Fusion was researching Manafort pretty much from when he came onto the campaign (they weren’t the only ones, either). And the request to Steele was to find out what kind of crime ties he had, which is what the Singer-funded part of the project was.

      • Franktoo says:

        Thanks for straightening me out. Manafort clearly was widely known to be such an unsavory character with worse connections that no candidate should have been willing to have him associated with his campaign. That made him an obvious target for Fusion’s opposition research.

        According to their book, however, Simpson and Fritsch knew their funding from Singer would be drying up, got in contact with Elias in March, and in late April secured a contract with the DNC (beginning May 1?). Only after securing funding from the DNC did they pursue a contract with Steele in mid-May (beginning June 1?). IF this information is correct, then the PSS never made a trip to Russia funded by Paul Singer. And the Russians would have had to move extraordinarily quickly to insert disinformation into Steele’s first shocking report (based on a PSS trip to Russia) that was dated June 20. Of course, if the PSS or someone inside Orbitz were working for Russian intelligence, then Steele’s first report could have contained Russian disinformation – though I personally find it absurd to suggest that Russian intelligence would do anything that might directly harm Trump’s chances of getting elected.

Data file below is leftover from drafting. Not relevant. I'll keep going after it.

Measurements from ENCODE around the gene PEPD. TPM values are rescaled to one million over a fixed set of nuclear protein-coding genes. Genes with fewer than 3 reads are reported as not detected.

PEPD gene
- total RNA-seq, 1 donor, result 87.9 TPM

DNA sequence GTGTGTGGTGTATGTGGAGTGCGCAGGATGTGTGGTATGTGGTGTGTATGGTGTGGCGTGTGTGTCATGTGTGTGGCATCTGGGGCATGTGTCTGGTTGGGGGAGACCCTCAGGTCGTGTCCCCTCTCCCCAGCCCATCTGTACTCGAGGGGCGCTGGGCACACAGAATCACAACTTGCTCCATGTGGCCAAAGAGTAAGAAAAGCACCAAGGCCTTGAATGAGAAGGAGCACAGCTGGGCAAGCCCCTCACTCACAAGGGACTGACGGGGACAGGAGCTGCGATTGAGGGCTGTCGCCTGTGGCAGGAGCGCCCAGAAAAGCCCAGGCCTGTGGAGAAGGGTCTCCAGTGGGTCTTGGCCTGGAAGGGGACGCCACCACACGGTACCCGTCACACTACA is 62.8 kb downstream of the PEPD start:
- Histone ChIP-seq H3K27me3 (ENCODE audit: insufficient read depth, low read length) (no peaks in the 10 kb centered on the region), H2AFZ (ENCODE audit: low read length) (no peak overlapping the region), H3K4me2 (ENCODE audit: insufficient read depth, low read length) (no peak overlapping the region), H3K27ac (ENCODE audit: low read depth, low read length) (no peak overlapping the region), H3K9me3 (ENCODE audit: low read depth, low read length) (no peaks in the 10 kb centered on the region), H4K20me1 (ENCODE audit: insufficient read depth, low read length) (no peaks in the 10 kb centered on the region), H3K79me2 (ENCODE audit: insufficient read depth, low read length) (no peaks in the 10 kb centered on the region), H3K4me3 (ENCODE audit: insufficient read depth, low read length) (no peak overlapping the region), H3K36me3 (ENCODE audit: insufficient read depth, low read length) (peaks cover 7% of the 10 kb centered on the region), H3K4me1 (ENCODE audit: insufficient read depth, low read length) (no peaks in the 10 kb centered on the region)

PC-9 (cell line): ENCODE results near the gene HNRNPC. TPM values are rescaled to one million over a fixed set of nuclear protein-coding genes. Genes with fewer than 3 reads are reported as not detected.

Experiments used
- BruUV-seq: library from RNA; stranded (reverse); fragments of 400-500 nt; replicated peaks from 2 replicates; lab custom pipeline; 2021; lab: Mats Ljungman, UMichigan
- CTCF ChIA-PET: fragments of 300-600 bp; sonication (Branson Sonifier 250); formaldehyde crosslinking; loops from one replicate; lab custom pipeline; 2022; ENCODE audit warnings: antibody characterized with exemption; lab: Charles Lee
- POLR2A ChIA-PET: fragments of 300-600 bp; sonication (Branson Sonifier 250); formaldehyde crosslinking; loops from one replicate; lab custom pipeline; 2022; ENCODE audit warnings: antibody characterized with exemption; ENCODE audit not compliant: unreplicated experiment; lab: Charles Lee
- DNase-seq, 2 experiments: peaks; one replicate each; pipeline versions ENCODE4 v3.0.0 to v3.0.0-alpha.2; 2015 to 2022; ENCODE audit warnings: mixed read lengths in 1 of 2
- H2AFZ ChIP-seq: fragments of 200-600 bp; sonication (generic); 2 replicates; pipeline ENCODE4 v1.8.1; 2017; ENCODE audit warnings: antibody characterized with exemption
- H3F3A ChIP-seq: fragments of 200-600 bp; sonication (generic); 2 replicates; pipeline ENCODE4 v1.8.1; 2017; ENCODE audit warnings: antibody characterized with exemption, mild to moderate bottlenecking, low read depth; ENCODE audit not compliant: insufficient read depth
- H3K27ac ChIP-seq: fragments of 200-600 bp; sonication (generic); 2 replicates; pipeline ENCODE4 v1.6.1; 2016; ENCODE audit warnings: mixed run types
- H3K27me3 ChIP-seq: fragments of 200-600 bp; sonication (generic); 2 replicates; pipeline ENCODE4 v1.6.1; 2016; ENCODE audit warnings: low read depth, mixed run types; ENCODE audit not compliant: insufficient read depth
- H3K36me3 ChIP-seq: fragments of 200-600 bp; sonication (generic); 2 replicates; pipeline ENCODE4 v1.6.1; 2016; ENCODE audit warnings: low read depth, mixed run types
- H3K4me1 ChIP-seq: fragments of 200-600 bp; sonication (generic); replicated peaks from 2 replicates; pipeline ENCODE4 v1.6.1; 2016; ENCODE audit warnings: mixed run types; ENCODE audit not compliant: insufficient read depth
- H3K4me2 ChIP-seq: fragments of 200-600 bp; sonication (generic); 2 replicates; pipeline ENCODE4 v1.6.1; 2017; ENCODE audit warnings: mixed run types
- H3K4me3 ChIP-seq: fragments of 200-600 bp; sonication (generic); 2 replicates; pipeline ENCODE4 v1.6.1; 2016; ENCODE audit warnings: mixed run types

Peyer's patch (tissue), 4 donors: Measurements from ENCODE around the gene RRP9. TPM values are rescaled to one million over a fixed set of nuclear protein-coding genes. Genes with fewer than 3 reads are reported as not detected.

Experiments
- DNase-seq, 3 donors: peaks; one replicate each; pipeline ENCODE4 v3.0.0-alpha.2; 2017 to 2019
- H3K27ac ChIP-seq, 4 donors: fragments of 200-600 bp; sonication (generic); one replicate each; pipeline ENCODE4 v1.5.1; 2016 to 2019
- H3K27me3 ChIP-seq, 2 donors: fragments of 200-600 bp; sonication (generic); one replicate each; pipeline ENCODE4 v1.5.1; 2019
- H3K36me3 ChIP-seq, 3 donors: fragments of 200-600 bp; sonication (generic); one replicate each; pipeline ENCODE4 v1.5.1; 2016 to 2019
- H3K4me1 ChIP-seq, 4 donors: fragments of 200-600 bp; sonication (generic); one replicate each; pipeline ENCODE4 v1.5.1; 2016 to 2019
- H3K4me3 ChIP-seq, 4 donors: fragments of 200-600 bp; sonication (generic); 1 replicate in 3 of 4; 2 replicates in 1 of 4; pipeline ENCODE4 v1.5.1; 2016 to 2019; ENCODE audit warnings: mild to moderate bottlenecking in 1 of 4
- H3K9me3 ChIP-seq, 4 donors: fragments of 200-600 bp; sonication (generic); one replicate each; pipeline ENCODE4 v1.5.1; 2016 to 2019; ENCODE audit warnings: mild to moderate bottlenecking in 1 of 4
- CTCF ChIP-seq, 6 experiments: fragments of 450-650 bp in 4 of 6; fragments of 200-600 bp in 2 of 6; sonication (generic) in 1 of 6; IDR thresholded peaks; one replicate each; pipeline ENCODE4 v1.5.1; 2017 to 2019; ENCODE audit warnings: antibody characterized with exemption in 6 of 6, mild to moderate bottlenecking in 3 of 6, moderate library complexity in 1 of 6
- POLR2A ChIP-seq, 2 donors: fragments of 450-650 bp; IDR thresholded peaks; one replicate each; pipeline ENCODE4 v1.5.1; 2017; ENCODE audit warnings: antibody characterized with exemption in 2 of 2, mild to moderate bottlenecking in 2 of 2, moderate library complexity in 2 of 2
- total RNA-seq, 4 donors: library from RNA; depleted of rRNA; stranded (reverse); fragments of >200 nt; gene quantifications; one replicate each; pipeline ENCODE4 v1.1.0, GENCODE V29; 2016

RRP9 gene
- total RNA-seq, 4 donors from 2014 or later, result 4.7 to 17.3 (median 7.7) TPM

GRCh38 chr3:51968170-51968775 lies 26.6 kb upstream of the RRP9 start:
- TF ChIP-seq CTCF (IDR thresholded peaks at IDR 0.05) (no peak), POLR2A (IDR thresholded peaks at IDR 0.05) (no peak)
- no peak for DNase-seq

• Savage Librarian says:

        Speaking of Singer, it looks like Kushner tried to be a conduit through Dan Senor. So, there you go, 3 names ending in “R.” We could rule out Jared because Stone already knew him. That leaves two names. It seems possible that Ortel may have known Singer. In addition to both of them having similar interests in corporate finance and politics, they also may have had common interests through their children.

        “Donald Trump Wooed Key GOP Donors Sheldon Adelson, Paul Singer, and the Kochs” – 11/4/15, Gabriel Sherman